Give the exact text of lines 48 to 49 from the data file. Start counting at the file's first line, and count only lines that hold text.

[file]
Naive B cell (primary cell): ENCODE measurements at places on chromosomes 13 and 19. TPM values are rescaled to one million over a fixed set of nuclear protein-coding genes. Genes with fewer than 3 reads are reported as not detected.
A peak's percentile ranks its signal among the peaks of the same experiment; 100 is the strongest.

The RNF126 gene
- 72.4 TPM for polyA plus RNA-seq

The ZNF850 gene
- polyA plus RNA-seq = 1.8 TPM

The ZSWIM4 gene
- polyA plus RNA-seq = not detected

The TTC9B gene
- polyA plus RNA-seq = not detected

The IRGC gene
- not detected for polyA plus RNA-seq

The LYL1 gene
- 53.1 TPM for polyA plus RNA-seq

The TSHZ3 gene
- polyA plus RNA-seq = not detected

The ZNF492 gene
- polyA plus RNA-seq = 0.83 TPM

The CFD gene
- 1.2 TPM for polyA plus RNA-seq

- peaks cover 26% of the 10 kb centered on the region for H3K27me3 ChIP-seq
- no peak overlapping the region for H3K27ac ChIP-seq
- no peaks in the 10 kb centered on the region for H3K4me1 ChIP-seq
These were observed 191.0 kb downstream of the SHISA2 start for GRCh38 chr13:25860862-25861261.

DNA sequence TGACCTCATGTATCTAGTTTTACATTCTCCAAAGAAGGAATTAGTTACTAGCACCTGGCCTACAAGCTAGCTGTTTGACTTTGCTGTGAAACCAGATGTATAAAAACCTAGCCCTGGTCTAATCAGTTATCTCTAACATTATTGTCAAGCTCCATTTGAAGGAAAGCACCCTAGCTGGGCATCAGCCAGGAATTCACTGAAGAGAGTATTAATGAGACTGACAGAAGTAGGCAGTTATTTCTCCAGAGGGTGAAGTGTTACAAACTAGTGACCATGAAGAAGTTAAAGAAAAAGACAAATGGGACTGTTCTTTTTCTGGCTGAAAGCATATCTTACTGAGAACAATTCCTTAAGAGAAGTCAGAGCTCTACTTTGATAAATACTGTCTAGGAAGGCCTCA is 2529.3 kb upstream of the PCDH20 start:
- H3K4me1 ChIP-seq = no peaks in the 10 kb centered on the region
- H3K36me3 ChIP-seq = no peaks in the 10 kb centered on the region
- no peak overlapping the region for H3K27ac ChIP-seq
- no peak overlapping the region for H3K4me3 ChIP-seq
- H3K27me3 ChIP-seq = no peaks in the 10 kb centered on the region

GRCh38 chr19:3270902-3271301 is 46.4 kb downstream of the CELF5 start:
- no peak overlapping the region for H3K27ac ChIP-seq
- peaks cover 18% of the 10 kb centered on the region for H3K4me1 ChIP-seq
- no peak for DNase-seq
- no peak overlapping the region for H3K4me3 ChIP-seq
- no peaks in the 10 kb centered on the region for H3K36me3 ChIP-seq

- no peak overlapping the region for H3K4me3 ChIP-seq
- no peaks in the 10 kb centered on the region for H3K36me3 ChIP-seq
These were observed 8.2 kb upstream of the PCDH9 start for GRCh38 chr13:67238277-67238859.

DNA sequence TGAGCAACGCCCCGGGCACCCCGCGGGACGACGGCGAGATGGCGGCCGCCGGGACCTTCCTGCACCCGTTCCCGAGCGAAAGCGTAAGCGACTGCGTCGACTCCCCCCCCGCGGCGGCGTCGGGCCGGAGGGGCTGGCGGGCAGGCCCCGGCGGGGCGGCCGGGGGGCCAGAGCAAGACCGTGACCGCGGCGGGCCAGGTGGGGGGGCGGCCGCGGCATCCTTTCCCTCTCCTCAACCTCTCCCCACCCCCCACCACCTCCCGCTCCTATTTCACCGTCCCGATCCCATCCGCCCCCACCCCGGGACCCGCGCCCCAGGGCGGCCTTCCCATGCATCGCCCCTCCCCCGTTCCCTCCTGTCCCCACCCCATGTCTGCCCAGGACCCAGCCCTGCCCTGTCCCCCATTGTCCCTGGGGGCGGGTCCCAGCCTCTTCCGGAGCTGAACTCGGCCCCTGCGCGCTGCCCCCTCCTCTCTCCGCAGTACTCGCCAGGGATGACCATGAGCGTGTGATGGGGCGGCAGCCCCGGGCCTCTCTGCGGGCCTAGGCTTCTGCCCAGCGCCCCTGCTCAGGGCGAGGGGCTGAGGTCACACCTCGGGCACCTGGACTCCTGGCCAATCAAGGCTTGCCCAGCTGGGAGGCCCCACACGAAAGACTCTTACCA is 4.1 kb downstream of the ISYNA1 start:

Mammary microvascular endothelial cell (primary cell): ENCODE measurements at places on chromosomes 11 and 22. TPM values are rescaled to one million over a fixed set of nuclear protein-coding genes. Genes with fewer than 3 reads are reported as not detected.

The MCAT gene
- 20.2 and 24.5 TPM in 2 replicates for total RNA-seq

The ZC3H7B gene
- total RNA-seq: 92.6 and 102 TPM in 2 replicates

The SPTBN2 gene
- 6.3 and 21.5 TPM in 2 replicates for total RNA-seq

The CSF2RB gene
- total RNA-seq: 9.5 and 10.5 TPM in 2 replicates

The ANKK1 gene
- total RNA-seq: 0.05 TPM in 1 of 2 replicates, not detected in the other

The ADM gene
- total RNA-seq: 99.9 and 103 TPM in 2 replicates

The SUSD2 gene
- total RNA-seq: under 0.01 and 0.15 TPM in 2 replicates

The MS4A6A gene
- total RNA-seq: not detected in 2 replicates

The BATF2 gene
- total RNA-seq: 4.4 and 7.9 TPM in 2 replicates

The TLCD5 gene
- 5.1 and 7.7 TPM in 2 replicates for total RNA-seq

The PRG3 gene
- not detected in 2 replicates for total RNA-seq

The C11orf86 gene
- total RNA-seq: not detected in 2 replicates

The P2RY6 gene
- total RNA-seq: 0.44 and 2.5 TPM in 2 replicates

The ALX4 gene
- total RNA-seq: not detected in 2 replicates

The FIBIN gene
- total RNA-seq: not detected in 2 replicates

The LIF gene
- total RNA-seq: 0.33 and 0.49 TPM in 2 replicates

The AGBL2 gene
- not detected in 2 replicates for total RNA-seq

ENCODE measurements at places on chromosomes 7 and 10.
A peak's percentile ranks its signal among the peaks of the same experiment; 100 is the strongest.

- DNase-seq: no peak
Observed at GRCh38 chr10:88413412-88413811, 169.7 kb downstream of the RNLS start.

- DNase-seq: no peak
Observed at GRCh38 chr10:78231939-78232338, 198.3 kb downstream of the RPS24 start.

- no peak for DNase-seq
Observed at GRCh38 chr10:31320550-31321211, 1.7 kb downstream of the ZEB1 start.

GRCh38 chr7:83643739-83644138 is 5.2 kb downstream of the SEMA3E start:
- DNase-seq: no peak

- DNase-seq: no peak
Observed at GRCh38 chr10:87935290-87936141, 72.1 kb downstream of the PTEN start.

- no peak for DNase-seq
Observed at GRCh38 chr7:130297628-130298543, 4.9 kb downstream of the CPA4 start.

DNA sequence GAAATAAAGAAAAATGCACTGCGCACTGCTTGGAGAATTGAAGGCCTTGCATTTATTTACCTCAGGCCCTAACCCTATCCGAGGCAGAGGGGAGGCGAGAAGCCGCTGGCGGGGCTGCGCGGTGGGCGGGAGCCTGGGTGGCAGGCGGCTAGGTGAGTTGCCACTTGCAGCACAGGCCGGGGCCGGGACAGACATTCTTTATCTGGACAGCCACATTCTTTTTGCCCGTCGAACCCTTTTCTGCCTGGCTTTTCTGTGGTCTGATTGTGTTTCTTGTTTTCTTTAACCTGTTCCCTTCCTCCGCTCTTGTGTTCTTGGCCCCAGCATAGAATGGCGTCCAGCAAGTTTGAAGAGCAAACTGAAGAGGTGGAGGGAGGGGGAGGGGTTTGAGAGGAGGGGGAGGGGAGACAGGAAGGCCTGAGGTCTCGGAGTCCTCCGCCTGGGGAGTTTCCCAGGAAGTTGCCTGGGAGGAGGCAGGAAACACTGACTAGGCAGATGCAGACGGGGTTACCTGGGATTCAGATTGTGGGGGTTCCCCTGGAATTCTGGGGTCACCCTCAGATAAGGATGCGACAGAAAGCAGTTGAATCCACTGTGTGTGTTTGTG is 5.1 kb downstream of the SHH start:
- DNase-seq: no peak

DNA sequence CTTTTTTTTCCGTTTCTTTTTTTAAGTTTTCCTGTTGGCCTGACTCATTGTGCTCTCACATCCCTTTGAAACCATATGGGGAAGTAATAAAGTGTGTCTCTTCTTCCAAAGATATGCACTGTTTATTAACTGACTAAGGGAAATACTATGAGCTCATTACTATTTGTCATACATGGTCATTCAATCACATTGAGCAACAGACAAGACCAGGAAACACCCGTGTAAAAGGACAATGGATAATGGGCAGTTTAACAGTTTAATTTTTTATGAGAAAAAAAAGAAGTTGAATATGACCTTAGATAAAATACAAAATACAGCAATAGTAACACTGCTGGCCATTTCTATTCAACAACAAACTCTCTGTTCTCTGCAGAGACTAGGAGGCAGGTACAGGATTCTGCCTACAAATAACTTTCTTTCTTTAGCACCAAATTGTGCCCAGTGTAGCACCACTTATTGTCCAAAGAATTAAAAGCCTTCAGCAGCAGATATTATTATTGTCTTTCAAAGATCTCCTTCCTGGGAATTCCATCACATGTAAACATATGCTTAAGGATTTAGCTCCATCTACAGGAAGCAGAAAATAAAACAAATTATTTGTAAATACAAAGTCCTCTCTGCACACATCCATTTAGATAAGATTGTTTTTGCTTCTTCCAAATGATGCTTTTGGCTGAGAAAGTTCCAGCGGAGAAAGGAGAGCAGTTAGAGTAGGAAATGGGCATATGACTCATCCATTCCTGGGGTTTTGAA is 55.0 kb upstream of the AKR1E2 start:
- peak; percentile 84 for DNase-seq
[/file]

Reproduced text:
The CSF2RB gene
- total RNA-seq: 9.5 and 10.5 TPM in 2 replicates